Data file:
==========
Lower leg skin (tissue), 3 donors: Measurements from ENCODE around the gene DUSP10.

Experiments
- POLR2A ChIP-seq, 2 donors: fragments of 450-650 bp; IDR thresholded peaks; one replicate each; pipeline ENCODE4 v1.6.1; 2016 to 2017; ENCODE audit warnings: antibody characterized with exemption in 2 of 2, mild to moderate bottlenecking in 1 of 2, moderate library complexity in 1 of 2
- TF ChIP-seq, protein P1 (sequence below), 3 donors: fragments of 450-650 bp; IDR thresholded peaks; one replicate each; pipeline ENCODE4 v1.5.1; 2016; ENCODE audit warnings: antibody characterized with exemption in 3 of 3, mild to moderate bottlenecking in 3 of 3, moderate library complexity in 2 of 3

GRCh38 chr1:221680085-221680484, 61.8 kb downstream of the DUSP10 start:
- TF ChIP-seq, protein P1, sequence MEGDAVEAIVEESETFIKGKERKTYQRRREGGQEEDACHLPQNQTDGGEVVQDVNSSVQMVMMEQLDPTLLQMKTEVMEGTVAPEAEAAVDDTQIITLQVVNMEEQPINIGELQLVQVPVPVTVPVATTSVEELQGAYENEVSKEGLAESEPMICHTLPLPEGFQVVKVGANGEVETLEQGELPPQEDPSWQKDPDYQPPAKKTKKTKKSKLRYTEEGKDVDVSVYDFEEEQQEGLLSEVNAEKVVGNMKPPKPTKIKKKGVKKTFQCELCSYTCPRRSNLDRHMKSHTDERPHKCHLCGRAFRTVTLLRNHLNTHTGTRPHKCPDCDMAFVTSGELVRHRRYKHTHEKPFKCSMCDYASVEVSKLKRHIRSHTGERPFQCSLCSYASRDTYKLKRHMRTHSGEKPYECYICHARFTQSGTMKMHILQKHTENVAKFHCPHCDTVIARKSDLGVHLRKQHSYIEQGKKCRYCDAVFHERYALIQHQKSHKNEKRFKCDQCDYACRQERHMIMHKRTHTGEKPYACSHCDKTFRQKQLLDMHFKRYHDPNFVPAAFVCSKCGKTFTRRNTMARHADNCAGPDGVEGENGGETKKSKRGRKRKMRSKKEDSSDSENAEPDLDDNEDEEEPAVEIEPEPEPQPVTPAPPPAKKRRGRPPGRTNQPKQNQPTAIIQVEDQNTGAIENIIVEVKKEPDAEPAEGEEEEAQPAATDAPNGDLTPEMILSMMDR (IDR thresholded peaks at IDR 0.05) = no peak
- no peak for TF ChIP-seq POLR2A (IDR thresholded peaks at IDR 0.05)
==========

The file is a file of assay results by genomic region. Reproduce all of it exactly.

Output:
Lower leg skin (tissue), 3 donors: Measurements from ENCODE around the gene DUSP10.

Experiments
- POLR2A ChIP-seq, 2 donors: fragments of 450-650 bp; IDR thresholded peaks; one replicate each; pipeline ENCODE4 v1.6.1; 2016 to 2017; ENCODE audit warnings: antibody characterized with exemption in 2 of 2, mild to moderate bottlenecking in 1 of 2, moderate library complexity in 1 of 2
- TF ChIP-seq, protein P1 (sequence below), 3 donors: fragments of 450-650 bp; IDR thresholded peaks; one replicate each; pipeline ENCODE4 v1.5.1; 2016; ENCODE audit warnings: antibody characterized with exemption in 3 of 3, mild to moderate bottlenecking in 3 of 3, moderate library complexity in 2 of 3

GRCh38 chr1:221680085-221680484, 61.8 kb downstream of the DUSP10 start:
- TF ChIP-seq, protein P1, sequence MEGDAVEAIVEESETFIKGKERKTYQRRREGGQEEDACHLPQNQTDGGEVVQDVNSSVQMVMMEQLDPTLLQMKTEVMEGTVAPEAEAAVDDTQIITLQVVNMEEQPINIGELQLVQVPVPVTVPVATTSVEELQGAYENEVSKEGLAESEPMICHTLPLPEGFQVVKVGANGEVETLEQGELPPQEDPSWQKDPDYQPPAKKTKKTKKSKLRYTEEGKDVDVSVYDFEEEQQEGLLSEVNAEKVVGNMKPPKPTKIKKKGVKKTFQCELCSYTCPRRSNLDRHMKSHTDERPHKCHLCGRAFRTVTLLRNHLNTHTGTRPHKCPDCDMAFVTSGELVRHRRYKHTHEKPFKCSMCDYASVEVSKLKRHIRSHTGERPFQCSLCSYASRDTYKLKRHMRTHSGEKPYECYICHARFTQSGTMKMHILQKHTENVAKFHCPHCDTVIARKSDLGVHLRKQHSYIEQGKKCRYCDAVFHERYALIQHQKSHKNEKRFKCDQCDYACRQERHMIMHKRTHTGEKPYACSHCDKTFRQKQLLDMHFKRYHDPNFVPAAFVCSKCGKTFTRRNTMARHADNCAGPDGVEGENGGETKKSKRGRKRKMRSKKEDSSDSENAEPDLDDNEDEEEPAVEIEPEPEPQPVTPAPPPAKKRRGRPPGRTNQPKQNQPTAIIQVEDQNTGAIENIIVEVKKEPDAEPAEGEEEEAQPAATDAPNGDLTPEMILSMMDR (IDR thresholded peaks at IDR 0.05) = no peak
- no peak for TF ChIP-seq POLR2A (IDR thresholded peaks at IDR 0.05)